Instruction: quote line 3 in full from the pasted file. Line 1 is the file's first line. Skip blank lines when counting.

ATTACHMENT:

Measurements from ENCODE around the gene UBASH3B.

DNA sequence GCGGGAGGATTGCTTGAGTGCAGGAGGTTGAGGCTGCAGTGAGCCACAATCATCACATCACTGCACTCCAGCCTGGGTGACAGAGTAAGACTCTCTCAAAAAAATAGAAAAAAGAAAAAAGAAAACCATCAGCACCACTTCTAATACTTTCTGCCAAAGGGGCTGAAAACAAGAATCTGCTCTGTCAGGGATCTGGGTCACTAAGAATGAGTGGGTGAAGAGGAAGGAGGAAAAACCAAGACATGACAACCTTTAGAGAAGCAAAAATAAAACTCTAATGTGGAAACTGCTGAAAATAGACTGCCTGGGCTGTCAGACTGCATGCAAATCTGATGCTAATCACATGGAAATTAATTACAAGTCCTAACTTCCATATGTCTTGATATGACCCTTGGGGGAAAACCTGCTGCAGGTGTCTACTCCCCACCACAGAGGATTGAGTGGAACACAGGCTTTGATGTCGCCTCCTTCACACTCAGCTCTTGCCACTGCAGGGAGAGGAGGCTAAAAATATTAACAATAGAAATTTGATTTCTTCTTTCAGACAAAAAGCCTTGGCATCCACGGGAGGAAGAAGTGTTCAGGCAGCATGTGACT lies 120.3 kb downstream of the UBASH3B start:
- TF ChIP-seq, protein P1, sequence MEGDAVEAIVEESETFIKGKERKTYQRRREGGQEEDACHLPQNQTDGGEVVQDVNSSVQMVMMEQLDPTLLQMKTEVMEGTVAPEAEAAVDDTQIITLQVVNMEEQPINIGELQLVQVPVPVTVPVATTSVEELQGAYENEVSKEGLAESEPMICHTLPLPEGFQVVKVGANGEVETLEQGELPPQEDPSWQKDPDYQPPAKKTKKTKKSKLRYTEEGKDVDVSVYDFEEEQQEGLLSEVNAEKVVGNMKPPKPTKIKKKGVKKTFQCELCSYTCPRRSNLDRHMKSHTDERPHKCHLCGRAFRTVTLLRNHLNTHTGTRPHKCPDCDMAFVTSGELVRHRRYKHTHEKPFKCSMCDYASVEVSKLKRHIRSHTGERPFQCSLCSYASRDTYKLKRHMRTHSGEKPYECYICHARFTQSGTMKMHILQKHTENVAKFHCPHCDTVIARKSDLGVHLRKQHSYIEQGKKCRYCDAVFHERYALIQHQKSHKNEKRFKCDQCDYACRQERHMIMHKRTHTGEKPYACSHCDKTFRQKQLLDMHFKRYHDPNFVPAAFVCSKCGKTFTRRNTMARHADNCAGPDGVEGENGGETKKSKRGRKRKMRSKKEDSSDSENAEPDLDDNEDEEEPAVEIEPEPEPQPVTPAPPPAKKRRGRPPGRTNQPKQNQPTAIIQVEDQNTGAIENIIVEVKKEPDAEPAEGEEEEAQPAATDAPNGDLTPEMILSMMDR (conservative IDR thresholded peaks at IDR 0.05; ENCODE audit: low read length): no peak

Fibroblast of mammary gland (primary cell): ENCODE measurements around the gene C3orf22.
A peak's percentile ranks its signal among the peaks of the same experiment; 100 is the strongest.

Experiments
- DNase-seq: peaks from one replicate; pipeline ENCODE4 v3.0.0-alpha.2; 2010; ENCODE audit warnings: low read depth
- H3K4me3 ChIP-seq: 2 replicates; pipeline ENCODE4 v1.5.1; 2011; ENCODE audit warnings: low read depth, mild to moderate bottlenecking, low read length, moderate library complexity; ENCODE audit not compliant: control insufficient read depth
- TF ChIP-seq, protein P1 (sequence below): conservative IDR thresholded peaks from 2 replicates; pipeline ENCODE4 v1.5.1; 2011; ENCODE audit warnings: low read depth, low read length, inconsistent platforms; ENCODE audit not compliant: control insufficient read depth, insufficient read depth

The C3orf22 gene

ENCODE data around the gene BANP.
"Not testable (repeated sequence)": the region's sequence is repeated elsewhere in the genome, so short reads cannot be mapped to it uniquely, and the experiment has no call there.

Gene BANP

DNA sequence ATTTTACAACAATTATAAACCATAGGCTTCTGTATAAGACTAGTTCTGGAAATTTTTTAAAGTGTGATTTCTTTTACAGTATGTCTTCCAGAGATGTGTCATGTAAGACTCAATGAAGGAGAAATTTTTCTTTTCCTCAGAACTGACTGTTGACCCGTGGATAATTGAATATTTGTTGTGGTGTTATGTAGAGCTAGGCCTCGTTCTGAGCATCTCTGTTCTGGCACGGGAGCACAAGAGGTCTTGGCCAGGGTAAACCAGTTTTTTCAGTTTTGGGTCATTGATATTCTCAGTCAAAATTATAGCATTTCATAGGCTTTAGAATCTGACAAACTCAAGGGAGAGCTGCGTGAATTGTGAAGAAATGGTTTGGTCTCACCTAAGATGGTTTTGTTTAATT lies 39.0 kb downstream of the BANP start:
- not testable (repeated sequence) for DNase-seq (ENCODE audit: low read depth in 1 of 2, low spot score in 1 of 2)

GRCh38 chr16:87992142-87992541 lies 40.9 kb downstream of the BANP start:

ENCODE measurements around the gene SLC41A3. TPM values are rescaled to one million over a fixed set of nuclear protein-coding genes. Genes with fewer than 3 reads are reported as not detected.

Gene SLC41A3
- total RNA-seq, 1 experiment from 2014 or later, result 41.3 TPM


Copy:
- TF ChIP-seq, protein P1, sequence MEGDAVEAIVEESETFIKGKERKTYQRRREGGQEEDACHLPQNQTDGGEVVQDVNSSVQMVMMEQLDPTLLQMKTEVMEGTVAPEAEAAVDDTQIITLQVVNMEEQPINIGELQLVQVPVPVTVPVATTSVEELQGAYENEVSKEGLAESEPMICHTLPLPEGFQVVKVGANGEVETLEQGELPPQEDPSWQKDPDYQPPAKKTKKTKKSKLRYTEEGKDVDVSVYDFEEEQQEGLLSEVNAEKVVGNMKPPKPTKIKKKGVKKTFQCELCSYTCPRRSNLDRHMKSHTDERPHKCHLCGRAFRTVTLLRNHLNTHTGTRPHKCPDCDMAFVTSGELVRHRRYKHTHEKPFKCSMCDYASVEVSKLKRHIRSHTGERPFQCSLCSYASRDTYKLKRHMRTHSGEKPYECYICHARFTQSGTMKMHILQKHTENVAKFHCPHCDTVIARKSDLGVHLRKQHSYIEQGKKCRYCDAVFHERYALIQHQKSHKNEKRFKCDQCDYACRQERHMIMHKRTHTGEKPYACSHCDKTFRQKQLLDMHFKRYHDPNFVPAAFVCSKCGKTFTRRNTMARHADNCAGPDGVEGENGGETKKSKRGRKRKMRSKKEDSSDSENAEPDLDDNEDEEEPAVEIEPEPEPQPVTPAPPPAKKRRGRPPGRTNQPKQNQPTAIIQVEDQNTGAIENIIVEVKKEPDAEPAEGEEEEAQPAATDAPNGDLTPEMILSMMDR (conservative IDR thresholded peaks at IDR 0.05; ENCODE audit: low read length): no peak